Because aloe vera has many health benefits and medicinal uses, it is cultivated for commercial use in many regions across the globe.
Commercial Growing of Aloe Vera: Plantations
According to Davies (2000), aloe vera is cultivated around the world, especially on plantations in
- the Caribbean
- Rio Grande Valley (southern Texas)
Why is the Rio Grande Valley an Aloe Hotspot?
The Rio Grande Valley, which stretches around 43,000 square miles, is the area of fertile land that surrounds the Rio Grande river. Although located in southern Texas, the Valley has environmental conditions that mimic the African climate, making it a suitable place for aloe vera to not only grow but thrive (Vigness & Odintz, 2010). Aloe vera, a succulent native to northern Africa, is accustomed to the soil, water patterns, and temperature of the African continent (Davies, 2000). With soil and weather similar to that of Africa, the Rio Grande Valley is an optimal growing place for the cactus-like plant. In fact, the Valley has become the “largest area of Aloe Vera cultivation” (Davies, 2000, pg.9). Here is a more in-depth look at the two main ways the Valley is like Africa:
1. The Soil: Many aloe vera growing guides suggest that you add sand, granite grit, or perlite to regular potting soil when planting an aloe vera, as the plant is used to growing in the rocky, open areas of African mountains. Using course, gritty materials to create a soil will help promote the proper drainage of the picky plant (Backyard Gardner, 2006; Davies, 2000). Therefore, the mixture of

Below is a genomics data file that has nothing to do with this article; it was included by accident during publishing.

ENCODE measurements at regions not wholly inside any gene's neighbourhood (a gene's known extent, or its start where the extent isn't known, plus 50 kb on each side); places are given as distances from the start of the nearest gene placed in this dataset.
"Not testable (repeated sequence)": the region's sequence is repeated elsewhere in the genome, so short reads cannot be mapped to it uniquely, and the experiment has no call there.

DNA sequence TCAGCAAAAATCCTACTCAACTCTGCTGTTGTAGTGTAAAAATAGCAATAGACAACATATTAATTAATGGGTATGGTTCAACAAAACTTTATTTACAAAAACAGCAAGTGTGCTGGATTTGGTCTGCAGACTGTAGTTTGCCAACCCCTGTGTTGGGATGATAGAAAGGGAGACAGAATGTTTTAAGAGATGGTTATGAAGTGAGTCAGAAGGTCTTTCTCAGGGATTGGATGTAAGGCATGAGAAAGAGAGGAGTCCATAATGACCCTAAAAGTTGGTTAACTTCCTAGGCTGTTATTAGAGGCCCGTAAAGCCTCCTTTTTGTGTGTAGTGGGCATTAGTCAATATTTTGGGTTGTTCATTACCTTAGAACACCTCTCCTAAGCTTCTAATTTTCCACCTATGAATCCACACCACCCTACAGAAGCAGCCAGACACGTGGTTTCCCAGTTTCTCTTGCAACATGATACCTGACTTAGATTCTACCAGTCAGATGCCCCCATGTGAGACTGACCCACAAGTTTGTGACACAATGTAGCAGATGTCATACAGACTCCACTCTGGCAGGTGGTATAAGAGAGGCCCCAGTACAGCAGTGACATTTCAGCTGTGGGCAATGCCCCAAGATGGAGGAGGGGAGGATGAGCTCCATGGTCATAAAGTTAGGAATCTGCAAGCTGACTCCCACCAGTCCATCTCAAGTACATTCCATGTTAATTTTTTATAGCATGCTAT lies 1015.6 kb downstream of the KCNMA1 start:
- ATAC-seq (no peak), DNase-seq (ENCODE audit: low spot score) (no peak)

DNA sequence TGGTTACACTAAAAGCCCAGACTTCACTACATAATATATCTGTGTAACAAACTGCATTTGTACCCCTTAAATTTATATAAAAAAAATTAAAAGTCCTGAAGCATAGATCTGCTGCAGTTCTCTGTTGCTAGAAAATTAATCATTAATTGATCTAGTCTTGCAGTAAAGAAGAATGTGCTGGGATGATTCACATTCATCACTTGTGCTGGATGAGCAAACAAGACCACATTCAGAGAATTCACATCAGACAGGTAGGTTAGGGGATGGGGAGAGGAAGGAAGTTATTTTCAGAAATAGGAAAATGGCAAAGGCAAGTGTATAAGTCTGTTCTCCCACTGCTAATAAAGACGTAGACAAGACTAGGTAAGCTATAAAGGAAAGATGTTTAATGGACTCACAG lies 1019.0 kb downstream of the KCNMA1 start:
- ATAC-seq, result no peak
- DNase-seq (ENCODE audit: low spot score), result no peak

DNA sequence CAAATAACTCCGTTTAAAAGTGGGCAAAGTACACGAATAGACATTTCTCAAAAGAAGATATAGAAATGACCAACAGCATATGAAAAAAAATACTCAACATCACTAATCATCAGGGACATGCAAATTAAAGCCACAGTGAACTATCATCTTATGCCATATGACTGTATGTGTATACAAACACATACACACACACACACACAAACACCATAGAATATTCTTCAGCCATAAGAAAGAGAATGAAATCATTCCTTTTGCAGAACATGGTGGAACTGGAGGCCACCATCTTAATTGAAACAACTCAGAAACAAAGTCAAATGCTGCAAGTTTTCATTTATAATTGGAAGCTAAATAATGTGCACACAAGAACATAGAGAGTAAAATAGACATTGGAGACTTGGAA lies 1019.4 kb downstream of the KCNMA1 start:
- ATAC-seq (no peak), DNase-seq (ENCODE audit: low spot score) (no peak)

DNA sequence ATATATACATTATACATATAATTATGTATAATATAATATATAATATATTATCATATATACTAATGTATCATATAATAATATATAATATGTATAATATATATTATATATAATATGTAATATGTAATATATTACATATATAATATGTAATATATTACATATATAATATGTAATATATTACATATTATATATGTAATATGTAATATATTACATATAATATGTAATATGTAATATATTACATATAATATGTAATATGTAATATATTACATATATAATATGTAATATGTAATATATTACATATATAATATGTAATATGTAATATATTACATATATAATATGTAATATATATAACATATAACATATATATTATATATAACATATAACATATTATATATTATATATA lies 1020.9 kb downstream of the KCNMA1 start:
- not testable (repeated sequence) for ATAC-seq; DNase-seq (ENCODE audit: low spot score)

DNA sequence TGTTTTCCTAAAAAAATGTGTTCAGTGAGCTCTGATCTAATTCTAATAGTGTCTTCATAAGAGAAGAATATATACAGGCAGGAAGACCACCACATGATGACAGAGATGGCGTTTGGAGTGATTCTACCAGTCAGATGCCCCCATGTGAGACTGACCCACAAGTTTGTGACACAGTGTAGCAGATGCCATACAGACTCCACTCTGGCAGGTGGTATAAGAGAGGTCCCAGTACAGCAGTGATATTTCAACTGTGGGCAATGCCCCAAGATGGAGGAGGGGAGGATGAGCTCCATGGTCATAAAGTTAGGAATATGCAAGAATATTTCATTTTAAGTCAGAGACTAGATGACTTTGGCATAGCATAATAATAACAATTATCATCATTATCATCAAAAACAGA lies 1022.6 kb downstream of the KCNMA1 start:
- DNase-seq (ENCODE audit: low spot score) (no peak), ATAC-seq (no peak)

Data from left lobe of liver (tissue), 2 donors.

that makes up the soil of the Rio Grande Valley aligns with the aloe vera’s needs (Davies, 2000). Because the Valley is built upon a delta, the river deposits these large amounts of rich sandy soil along its banks, making it ideal agricultural land for many plants including the aloe vera (Vigness & Odintz, 2010).
2. The Weather: The weather of the Rio Grande Valley can be described as warm and humid (Davies, 2000). Equipped with leaves that retain moisture and a shallow root system that can suck up water in the soil during dry spells, the aloe vera is evolutionarily prepared to take on arid, sunny climates (Davies, 2000; Lawless & Allan, 2000). Growing aloe vera in the Valley therefore caters to the plant’s anatomy, allowing it to be cultivated there year-round (Davies, 2000).
Different Plantation, Different Aloe Vera
Depending on where aloe vera was grown, it quality will vary. Buying nonpasteurized and organic aloe vera products that have an International Aloe Science Council (IASC) Seal of Approval is often advised to ensure the purchase of quality aloe vera (Davies, 2000).
Backyard Gardener. (2006, March 1). Growing aloe vera. Yavapai County: Arizona Cooperation
Extension. Retrieved from http://ag.arizona.edu/yavapai/anr/hort/byg/archive/aloevera.html
Davies, J. R. (2000). Aloe vera. Shaftesbury, Dorset: Element Books Limited.
Lawless, J., & Allan, J.(2000). Aloe vera: Natural wonder cure. Great Britain: Woolnough Bookbinding Ltd.
Vigness, D. M., & Odintz, M. (2010, June 15). Rio Grande Valley. Retrieved from